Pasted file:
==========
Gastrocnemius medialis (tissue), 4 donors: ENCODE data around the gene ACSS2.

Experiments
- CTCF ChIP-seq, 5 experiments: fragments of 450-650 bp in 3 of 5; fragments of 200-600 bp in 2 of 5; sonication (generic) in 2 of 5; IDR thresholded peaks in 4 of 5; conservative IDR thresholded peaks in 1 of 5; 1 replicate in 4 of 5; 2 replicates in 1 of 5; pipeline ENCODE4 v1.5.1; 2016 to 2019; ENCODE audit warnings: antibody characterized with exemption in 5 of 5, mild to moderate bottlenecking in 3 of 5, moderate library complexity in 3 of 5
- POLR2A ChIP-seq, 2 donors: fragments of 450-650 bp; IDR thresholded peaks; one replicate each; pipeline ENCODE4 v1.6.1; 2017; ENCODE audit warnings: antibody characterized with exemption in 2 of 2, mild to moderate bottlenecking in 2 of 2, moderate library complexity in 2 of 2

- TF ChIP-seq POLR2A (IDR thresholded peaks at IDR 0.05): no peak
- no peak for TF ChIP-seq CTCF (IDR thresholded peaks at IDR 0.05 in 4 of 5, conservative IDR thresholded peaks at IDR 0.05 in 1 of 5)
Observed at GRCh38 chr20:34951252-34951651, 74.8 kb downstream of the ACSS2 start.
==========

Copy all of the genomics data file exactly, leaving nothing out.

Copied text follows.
Gastrocnemius medialis (tissue), 4 donors: ENCODE data around the gene ACSS2.

Experiments
- CTCF ChIP-seq, 5 experiments: fragments of 450-650 bp in 3 of 5; fragments of 200-600 bp in 2 of 5; sonication (generic) in 2 of 5; IDR thresholded peaks in 4 of 5; conservative IDR thresholded peaks in 1 of 5; 1 replicate in 4 of 5; 2 replicates in 1 of 5; pipeline ENCODE4 v1.5.1; 2016 to 2019; ENCODE audit warnings: antibody characterized with exemption in 5 of 5, mild to moderate bottlenecking in 3 of 5, moderate library complexity in 3 of 5
- POLR2A ChIP-seq, 2 donors: fragments of 450-650 bp; IDR thresholded peaks; one replicate each; pipeline ENCODE4 v1.6.1; 2017; ENCODE audit warnings: antibody characterized with exemption in 2 of 2, mild to moderate bottlenecking in 2 of 2, moderate library complexity in 2 of 2

- TF ChIP-seq POLR2A (IDR thresholded peaks at IDR 0.05): no peak
- no peak for TF ChIP-seq CTCF (IDR thresholded peaks at IDR 0.05 in 4 of 5, conservative IDR thresholded peaks at IDR 0.05 in 1 of 5)
Observed at GRCh38 chr20:34951252-34951651, 74.8 kb downstream of the ACSS2 start.